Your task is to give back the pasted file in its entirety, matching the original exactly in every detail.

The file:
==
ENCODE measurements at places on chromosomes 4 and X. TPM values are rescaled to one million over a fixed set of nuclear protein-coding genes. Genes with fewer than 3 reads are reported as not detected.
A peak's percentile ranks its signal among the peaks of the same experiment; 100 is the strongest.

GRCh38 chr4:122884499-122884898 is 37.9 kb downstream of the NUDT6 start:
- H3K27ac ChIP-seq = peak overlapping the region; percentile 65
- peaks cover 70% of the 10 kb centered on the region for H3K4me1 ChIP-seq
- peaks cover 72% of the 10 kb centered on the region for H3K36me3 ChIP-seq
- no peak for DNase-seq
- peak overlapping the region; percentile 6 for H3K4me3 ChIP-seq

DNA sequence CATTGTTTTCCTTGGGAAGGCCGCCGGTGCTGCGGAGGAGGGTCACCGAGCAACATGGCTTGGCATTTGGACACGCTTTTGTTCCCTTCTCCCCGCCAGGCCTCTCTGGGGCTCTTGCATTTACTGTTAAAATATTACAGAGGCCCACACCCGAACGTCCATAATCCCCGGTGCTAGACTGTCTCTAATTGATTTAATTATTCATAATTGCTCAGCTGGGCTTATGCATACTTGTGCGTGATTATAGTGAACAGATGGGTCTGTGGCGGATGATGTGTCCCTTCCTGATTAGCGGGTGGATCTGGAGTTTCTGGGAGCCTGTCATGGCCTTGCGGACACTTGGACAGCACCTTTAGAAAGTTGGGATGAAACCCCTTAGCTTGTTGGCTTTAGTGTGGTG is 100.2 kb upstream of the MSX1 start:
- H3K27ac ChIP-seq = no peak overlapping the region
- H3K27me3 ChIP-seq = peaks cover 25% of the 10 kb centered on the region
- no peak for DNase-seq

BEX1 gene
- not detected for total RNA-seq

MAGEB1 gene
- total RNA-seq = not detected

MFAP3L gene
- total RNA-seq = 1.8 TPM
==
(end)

ENCODE measurements at places on chromosomes 4 and X. TPM values are rescaled to one million over a fixed set of nuclear protein-coding genes. Genes with fewer than 3 reads are reported as not detected.
A peak's percentile ranks its signal among the peaks of the same experiment; 100 is the strongest.

GRCh38 chr4:122884499-122884898 is 37.9 kb downstream of the NUDT6 start:
- H3K27ac ChIP-seq = peak overlapping the region; percentile 65
- peaks cover 70% of the 10 kb centered on the region for H3K4me1 ChIP-seq
- peaks cover 72% of the 10 kb centered on the region for H3K36me3 ChIP-seq
- no peak for DNase-seq
- peak overlapping the region; percentile 6 for H3K4me3 ChIP-seq

DNA sequence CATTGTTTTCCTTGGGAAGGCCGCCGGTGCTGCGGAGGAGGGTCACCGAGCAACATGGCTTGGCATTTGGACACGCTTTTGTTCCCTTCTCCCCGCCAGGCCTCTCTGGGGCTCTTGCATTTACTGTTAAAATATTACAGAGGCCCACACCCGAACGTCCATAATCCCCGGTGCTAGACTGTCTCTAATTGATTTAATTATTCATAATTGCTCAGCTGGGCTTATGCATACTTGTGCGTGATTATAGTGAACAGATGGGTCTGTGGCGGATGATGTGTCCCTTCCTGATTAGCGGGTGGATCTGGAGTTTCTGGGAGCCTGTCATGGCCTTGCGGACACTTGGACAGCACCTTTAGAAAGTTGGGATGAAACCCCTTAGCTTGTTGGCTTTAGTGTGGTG is 100.2 kb upstream of the MSX1 start:
- H3K27ac ChIP-seq = no peak overlapping the region
- H3K27me3 ChIP-seq = peaks cover 25% of the 10 kb centered on the region
- no peak for DNase-seq

BEX1 gene
- not detected for total RNA-seq

MAGEB1 gene
- total RNA-seq = not detected

MFAP3L gene
- total RNA-seq = 1.8 TPM